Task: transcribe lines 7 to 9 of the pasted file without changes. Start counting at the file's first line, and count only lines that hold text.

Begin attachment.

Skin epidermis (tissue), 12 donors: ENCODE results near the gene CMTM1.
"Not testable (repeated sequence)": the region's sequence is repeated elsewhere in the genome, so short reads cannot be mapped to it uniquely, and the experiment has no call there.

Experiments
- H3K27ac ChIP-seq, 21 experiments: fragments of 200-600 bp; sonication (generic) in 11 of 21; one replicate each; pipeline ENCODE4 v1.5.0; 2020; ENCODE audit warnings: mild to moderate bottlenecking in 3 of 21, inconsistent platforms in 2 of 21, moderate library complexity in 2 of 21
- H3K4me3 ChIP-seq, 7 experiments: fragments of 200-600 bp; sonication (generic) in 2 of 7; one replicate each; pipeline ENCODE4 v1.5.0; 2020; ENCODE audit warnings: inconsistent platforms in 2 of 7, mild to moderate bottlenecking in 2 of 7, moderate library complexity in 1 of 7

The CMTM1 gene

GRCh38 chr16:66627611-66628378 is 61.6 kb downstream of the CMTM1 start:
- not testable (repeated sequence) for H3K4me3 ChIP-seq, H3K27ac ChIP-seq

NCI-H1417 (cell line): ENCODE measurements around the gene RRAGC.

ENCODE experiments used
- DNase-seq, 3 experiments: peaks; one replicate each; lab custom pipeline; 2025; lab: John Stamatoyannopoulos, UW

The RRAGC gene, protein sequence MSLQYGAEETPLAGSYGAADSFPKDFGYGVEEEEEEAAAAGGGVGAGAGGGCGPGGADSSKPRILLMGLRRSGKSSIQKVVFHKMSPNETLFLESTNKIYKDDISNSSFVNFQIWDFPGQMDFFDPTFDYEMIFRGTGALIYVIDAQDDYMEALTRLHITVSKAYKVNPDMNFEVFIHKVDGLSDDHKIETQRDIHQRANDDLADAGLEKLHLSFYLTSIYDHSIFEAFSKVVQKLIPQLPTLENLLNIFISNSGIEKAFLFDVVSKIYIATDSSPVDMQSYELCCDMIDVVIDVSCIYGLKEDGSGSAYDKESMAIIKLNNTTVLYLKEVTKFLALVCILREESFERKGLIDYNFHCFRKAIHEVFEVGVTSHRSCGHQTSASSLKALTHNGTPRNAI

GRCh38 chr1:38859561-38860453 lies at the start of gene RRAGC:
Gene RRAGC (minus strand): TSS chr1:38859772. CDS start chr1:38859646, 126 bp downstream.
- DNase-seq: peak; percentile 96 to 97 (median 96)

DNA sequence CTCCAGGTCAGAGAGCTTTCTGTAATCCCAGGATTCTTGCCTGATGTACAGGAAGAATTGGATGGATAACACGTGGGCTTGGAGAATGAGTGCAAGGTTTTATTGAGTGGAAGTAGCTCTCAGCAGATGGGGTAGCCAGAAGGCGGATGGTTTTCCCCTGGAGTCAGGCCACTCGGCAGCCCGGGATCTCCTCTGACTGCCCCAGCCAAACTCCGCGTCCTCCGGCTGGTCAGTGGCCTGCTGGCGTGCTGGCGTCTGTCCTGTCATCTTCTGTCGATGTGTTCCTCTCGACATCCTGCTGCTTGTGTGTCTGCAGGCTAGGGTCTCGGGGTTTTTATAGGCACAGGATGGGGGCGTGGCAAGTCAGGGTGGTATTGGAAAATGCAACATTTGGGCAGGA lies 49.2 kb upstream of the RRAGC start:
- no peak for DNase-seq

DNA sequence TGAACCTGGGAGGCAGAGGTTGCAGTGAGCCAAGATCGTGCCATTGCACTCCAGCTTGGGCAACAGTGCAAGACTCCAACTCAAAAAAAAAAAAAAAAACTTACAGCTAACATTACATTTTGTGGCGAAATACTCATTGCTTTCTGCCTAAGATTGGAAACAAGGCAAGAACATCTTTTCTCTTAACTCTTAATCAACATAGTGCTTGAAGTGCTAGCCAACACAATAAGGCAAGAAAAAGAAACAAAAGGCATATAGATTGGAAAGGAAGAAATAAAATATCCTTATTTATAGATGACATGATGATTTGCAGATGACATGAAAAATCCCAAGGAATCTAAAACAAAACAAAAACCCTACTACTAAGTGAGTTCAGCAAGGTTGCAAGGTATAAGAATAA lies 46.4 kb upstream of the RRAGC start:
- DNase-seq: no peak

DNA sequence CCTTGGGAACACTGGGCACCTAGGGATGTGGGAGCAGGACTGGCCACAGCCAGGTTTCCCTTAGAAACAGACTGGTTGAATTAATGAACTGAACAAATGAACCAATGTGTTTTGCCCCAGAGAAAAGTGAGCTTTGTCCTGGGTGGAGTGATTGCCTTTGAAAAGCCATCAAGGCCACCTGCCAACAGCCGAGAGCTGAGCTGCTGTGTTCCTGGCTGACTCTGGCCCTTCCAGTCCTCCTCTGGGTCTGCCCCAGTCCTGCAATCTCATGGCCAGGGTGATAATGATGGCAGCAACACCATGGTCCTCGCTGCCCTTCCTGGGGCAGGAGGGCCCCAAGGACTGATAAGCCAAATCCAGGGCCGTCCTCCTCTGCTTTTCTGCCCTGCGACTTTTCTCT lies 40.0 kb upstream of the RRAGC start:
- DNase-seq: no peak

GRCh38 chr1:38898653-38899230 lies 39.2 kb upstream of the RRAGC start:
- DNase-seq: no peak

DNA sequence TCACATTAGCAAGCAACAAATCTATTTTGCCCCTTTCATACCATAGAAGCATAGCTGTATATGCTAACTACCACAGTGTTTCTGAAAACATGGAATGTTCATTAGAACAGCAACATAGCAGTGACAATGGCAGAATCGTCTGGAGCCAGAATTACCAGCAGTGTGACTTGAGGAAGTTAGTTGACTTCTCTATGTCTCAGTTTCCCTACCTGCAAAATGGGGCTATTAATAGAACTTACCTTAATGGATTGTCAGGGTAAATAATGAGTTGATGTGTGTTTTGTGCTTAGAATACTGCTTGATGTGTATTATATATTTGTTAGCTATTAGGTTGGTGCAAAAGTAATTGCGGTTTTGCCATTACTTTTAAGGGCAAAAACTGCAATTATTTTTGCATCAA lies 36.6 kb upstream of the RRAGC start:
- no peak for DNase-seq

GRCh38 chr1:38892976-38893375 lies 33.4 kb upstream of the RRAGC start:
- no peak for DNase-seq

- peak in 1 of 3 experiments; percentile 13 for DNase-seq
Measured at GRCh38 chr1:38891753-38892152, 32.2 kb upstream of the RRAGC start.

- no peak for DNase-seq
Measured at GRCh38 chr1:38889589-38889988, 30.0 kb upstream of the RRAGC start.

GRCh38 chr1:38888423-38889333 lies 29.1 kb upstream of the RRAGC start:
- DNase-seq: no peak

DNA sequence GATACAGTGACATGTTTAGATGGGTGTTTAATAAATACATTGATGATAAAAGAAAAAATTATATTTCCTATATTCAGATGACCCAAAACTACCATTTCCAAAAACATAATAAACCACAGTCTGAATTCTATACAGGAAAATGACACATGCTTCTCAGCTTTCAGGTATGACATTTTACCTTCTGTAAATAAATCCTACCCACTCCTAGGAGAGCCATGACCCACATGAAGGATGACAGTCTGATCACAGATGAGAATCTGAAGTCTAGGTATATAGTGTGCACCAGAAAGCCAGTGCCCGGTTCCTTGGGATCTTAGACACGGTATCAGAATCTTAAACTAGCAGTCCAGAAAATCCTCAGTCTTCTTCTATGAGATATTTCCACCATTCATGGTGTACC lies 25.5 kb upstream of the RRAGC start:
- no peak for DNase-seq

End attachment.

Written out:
GRCh38 chr16:66627611-66628378 is 61.6 kb downstream of the CMTM1 start:
- not testable (repeated sequence) for H3K4me3 ChIP-seq, H3K27ac ChIP-seq

NCI-H1417 (cell line): ENCODE measurements around the gene RRAGC.